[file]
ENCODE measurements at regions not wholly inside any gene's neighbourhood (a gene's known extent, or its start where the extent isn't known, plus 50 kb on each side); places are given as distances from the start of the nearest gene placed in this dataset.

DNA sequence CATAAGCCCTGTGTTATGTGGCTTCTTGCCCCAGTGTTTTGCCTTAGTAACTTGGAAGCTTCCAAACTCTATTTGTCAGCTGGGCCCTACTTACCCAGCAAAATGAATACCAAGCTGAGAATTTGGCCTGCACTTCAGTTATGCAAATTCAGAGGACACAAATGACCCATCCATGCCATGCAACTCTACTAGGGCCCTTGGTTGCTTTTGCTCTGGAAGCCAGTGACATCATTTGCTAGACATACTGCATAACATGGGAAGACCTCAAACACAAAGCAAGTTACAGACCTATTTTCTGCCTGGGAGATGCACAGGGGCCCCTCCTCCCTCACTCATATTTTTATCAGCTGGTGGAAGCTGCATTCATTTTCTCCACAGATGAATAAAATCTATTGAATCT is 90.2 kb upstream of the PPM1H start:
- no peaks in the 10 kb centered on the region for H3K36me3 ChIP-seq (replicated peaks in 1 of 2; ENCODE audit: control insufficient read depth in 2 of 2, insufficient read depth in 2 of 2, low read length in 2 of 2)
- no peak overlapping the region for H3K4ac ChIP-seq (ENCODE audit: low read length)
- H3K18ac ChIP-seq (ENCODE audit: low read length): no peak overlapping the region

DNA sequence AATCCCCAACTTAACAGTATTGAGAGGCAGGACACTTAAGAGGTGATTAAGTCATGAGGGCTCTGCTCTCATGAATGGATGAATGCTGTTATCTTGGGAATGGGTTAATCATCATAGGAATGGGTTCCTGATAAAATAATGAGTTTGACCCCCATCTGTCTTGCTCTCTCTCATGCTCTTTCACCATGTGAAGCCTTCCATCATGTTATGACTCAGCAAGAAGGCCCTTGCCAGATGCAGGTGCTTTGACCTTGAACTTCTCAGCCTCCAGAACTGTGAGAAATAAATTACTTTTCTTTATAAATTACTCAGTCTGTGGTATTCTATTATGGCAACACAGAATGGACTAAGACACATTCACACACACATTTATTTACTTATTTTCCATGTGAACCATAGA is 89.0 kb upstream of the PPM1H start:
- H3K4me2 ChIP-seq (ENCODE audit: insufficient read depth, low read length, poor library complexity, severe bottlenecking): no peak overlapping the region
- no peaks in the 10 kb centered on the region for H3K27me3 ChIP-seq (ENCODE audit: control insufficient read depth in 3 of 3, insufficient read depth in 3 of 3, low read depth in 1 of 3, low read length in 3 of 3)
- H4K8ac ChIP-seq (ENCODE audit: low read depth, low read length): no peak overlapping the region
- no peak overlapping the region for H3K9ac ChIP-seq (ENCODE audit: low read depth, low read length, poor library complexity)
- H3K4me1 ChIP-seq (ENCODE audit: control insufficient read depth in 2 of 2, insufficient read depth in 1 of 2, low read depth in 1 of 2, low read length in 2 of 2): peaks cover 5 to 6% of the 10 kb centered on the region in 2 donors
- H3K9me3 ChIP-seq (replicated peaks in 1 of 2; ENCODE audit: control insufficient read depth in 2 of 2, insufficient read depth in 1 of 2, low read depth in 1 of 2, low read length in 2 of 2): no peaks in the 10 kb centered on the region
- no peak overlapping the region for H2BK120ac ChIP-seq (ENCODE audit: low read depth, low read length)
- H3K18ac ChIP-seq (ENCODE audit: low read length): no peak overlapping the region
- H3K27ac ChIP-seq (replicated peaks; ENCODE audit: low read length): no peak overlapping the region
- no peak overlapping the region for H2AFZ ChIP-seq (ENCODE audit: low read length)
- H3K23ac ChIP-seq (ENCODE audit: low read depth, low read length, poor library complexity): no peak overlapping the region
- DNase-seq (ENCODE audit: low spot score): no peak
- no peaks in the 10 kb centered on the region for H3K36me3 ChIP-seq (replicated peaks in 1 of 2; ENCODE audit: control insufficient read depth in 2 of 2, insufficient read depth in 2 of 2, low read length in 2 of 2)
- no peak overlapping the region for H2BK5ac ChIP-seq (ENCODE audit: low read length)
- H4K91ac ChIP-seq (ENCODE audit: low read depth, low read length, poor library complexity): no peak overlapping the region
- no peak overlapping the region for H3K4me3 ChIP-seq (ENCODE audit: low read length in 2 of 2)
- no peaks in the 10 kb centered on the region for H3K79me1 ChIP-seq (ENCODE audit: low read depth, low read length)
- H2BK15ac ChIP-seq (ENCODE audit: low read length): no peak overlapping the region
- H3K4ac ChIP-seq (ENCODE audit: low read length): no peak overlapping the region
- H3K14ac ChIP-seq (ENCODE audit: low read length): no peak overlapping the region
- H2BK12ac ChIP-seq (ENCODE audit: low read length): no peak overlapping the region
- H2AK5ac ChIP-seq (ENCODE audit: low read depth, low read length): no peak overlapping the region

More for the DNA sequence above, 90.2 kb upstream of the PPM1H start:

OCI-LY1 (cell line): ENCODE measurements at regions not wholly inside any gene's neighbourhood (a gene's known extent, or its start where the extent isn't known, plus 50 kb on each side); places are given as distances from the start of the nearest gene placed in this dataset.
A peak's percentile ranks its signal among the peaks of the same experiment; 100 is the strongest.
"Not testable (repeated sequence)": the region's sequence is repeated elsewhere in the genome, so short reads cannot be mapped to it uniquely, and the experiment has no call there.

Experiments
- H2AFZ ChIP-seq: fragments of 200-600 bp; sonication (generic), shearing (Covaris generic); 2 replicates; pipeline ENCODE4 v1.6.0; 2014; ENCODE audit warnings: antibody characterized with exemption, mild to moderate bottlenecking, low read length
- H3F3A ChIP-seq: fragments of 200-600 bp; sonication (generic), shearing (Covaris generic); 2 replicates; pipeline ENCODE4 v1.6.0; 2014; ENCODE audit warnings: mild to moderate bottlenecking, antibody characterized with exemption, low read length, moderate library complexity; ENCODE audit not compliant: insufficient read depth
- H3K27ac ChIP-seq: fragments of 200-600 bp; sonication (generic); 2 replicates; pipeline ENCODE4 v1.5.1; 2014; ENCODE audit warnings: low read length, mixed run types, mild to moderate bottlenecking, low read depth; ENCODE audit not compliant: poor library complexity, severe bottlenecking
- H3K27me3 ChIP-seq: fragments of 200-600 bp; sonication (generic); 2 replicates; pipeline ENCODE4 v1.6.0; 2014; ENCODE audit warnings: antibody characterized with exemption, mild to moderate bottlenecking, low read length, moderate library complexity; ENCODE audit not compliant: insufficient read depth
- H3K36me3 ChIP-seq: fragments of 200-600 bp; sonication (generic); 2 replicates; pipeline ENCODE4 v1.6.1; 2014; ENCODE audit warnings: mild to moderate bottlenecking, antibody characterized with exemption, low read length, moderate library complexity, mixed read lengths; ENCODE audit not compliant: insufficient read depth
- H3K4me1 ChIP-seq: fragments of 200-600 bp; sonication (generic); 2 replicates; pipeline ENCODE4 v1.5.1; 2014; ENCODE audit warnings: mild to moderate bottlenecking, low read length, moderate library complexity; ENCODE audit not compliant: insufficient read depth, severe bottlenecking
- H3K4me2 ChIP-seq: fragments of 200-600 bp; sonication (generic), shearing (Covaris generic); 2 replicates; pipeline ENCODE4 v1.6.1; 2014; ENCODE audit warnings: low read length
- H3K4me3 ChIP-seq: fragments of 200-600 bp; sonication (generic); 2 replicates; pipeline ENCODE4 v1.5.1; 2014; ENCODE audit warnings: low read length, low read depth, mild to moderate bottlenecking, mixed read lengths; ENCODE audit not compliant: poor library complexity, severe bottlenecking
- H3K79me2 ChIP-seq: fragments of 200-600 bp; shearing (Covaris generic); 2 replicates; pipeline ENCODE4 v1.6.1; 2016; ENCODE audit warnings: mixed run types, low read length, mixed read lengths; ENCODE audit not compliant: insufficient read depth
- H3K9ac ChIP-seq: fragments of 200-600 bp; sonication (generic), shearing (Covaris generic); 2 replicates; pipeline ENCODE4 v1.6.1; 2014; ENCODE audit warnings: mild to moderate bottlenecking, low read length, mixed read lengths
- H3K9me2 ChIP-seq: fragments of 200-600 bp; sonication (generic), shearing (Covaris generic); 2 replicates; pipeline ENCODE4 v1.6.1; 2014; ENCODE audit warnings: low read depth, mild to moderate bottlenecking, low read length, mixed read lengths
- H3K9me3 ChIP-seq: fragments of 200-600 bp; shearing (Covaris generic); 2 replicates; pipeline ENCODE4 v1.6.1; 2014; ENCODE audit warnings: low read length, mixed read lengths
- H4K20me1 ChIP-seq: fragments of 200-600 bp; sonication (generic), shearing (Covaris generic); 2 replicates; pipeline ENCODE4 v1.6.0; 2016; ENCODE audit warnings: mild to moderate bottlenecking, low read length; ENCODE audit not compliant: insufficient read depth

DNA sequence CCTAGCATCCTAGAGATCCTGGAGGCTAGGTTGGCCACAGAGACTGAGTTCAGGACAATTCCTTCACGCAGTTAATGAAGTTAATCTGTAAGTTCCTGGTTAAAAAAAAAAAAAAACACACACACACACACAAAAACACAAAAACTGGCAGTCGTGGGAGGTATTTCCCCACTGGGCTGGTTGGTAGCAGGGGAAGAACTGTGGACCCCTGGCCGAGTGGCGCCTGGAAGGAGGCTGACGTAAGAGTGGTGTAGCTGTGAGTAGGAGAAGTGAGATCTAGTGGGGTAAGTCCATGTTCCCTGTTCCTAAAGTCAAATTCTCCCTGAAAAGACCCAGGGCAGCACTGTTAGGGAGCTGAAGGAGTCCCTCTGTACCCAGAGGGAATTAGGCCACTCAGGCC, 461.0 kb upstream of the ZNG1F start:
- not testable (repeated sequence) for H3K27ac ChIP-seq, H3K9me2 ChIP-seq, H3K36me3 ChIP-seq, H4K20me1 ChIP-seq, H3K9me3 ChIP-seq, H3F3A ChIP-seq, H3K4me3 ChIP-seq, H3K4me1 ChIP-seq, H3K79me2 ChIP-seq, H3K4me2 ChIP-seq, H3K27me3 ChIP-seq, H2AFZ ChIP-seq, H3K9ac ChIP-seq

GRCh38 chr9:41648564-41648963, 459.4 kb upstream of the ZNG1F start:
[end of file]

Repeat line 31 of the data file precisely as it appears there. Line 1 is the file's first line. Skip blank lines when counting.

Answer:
A peak's percentile ranks its signal among the peaks of the same experiment; 100 is the strongest.